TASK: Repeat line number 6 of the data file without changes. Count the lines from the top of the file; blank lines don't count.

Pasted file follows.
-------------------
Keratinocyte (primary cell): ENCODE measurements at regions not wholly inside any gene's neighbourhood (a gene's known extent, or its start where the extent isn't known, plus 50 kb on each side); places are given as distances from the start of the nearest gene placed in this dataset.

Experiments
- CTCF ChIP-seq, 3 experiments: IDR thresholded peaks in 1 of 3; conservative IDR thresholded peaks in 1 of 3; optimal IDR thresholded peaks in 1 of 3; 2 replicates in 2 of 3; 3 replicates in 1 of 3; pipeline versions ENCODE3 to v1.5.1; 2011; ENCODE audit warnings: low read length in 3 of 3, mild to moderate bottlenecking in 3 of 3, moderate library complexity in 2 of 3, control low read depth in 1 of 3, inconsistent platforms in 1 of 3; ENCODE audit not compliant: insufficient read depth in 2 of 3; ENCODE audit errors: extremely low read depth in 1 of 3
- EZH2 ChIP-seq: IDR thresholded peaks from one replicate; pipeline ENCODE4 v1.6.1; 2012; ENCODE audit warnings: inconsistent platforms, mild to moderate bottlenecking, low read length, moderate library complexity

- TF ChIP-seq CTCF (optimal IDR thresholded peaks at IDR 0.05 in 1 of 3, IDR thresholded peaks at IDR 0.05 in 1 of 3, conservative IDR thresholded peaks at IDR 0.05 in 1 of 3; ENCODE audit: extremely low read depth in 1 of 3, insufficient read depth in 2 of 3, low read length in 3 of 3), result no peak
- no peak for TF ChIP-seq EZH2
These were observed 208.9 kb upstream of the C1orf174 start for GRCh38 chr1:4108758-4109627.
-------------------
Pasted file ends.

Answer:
- no peak for TF ChIP-seq EZH2